What southern Africa can learn from other countries about adapting to drought
The total annual rainfall in southern Africa doesn’t seem to have changed much over the last century since measurements began. But it has become more variable: droughts and floods are more frequent than before. The region’s urban authorities, industries, farmers and other citizens will have to adapt to these conditions.
The experience of other countries may offer useful lessons. Some arid countries, Australia and Israel for example, have been forced to develop novel technologies and strategies to survive extremely dry conditions. After drought from 1997 to 2009 forced Melbourne to take drastic measures to conserve water, residents changed the way they used water – and that behavior has persisted. On average, they still use only a quarter of the water used by the average Californian.
Australia encouraged households to save water through technology and behavior. It provided rebates for residential greywater (water that is relatively clean enough to be reused e.g. from bath, sink or washing machine, in contrast to black water which is water from toilets) systems for gardening, encouraged investment in rainwater tanks and implemented water restrictions.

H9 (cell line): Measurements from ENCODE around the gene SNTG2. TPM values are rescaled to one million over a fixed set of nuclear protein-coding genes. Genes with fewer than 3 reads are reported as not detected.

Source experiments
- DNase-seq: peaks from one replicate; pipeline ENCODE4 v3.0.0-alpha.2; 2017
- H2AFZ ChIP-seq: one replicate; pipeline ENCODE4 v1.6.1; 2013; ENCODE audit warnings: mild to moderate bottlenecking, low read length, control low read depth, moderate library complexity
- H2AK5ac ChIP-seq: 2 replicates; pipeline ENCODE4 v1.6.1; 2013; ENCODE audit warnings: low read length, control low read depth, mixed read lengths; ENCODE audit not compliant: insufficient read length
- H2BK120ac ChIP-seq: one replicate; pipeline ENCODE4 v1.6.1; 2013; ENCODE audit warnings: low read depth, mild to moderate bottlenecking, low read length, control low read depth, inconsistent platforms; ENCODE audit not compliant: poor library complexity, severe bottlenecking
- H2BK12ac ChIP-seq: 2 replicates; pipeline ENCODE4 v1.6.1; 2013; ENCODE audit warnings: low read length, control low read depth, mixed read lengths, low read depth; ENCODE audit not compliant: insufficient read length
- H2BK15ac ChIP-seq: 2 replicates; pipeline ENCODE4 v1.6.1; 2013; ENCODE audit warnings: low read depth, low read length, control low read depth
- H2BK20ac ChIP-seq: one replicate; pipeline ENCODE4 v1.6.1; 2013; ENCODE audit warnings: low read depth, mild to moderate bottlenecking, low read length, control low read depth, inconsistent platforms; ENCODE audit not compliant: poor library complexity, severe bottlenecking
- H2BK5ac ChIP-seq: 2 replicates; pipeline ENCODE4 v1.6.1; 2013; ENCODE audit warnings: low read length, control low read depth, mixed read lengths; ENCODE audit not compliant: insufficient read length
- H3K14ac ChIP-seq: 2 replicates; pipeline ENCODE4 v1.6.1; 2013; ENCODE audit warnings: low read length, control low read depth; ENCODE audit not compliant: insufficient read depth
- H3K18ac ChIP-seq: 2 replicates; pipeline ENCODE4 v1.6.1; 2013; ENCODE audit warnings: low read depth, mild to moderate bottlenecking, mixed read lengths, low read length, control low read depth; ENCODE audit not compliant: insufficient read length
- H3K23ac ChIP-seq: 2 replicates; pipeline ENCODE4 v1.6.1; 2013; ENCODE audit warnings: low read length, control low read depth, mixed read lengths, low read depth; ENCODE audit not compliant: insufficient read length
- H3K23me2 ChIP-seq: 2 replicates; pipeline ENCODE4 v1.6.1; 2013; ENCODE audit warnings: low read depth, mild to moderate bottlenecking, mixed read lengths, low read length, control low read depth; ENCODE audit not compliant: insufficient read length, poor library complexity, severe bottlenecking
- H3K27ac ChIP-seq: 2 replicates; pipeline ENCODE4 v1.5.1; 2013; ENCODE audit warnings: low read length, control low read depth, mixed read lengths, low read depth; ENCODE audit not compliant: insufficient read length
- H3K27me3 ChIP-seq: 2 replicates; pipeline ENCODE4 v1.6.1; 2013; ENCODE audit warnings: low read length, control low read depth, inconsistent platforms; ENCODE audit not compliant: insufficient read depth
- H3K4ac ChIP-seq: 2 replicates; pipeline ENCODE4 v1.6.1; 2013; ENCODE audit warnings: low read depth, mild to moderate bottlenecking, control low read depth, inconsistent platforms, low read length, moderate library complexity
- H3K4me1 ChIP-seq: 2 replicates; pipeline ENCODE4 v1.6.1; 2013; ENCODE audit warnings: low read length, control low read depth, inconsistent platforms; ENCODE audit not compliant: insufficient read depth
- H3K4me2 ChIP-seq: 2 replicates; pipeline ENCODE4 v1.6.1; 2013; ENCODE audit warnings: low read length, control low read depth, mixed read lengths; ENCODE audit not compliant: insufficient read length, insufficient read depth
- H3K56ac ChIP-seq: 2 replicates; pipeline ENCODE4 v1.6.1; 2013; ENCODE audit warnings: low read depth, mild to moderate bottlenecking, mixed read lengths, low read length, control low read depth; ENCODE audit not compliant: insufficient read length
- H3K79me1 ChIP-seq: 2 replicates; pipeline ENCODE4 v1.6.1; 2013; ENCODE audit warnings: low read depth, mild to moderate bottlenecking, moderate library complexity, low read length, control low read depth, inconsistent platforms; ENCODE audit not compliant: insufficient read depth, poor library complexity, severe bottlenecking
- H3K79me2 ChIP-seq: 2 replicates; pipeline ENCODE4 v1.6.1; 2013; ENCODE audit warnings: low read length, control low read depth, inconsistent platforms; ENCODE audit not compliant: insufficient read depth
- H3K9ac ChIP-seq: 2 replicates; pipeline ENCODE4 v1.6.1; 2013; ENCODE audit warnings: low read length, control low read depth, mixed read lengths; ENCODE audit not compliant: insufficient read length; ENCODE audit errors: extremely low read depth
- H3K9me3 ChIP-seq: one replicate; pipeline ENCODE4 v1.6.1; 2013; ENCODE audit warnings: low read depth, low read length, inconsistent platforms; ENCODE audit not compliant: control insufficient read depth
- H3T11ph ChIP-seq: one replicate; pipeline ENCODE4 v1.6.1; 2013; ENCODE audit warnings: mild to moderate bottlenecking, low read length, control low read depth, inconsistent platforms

Israel has, over many decades, developed a centralized water management system. It has invested in continuous technological innovations, improvements in practice and development of long-term management plans. Its greatest innovation relates to irrigation. It has developed an efficient drip irrigation system that uses up to 75% less water than some other irrigation techniques.
Countries in southern Africa must also start using the water they have more efficiently.
This entry was posted in International Cooperation by Grant Montgomery.